Of course we hit the internet; my partner, my mother and I.  And we discovered the world of Williams Syndrome.  It is no small thing at all.  It could be a life-changer involving, in some cases, serious cardiovascular issues, developmental delays and sometimes extreme learning difficulties…amongst loads of other things.  Crushing. A common symptom of WS infants is low weight gain and cardiovasular issues – Zeph has the weight gain issue and a slight heart murmur which doctors have completely downplayed up until now as it is so slight and also so common.  WS people also have familiar facial features, respond positively to music, socially often respond inappropriately towards people (super friendly and loving and as they get older this becomes problematic) and the list went on and on.  We read numerous positive reports from people with WS children and began to notice that some children were less affected than others and were able to attend mainstream educational facilities.  But the vast majority appeared to need special care and many had their lives shortened by major cardiovascular issues.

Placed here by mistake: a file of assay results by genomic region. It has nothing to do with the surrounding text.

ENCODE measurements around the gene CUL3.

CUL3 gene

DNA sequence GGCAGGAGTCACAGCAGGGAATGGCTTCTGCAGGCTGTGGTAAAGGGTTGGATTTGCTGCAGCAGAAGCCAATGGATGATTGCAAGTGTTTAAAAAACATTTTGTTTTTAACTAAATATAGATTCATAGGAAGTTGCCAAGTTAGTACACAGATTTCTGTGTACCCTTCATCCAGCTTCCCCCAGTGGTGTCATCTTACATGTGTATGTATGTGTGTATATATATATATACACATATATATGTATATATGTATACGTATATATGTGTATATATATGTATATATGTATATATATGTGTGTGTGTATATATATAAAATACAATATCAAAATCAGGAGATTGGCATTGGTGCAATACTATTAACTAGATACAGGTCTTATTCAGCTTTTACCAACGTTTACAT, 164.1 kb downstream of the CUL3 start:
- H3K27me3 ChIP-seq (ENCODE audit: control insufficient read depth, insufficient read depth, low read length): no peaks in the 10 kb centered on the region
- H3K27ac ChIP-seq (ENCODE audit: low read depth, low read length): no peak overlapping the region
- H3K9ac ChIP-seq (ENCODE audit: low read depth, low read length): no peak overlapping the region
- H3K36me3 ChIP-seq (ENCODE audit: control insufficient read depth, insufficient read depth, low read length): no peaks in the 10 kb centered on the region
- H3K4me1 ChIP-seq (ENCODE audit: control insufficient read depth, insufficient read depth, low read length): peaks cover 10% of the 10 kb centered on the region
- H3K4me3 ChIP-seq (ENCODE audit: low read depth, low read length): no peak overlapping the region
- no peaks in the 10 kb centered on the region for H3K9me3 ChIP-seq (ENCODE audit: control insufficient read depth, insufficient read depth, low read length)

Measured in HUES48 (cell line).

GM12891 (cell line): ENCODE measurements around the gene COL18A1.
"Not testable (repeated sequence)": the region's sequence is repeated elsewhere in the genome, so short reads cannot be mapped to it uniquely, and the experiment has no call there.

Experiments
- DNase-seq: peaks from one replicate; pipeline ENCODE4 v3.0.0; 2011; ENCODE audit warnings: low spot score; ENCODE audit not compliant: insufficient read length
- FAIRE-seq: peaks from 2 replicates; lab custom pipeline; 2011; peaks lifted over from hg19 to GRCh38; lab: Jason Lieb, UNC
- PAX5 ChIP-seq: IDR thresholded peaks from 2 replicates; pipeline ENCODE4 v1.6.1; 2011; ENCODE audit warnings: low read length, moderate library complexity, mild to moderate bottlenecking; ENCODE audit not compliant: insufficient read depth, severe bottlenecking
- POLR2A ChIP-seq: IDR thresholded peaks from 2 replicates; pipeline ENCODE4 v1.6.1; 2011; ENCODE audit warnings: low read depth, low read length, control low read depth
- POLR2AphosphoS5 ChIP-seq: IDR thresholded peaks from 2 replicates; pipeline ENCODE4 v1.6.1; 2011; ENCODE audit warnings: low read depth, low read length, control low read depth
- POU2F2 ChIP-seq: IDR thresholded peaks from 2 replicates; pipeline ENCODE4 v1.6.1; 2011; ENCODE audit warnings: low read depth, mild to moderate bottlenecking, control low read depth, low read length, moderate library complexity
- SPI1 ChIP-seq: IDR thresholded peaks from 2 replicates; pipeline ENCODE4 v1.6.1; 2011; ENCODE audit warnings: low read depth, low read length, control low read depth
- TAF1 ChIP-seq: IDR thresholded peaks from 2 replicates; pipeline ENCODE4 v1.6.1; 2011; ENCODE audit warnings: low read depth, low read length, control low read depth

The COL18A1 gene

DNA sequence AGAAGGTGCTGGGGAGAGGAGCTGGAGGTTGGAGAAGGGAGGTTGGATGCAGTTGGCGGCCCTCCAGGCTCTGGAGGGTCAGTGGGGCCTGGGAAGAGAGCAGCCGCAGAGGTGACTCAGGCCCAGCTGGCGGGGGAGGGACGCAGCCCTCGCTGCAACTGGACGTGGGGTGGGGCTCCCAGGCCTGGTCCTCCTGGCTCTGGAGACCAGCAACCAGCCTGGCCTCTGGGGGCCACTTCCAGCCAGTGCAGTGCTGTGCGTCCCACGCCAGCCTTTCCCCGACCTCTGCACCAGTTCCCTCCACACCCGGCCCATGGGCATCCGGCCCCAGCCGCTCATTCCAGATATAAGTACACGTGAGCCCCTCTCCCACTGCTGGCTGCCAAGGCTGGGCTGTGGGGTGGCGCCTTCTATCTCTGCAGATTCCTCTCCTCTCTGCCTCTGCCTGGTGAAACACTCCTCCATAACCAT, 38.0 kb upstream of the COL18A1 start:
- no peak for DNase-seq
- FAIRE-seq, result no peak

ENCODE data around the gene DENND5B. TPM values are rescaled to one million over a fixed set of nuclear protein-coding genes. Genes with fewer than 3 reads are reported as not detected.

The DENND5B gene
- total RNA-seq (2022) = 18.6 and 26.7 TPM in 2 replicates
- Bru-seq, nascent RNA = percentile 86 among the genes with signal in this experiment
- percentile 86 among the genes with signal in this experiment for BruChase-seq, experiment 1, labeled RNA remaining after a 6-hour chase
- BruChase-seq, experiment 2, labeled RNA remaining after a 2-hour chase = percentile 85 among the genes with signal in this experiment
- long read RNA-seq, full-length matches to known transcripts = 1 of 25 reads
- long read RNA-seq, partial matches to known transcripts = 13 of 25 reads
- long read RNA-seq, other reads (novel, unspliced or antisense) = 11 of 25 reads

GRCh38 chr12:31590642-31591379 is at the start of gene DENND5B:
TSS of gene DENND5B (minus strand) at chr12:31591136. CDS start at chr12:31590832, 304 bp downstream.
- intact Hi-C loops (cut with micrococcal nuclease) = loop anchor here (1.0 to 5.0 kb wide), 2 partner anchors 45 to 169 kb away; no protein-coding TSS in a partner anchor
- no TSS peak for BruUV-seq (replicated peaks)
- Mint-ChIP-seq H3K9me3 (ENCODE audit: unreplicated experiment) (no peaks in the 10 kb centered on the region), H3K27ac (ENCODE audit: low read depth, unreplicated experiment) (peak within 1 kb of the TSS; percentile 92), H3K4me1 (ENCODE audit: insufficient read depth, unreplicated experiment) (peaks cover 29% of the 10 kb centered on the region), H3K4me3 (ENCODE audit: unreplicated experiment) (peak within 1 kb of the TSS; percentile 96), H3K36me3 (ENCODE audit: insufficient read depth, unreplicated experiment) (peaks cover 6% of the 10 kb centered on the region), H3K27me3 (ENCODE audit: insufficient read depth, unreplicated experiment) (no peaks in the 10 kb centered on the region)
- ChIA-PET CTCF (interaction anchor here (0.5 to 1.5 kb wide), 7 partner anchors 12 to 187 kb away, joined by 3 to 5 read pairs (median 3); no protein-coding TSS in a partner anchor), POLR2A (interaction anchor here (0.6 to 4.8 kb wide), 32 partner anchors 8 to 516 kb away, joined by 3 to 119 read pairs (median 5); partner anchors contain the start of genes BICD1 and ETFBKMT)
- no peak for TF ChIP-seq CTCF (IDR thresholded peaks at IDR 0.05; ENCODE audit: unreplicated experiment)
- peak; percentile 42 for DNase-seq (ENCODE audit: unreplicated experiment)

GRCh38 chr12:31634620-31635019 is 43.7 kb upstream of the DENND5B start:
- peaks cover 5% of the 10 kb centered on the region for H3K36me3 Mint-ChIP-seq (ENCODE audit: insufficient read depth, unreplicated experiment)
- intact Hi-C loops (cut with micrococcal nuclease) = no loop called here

The results didn’t take one month.  They took six weeks.  We have spent the past six weeks watching Zeph through different eyes, trying to see if he is slow to pick things up, if his motor skills are not up to speed, if his speaking is delayed, if he is overly friendly towards people, if his facial features are in accordance with those supposedly common to WS children.  And we had to just stop ourselves doing this.  One minute we’re 100% certain that our wee boy is hitting all his developmental milestones (because he certainly appears to be…apart from weight) and the next we think, well yes he has fat lips and a wide nose bridge and so on like some WS children…but these are also in our gene pools and…and…and…stop.  Too much.  It was hurting too much to speculate because the blood tests are definitive.  Zeph has been walking since 13/14 months, he’s talking, he does all the right things with his hands and feet and I’m so in love with him, I don’t think I’ve known a love like it.  These past six weeks I haven’t known which way to turn other than to fall to pieces, then pick myself up again and carry on, over and over and over again because that was our only option.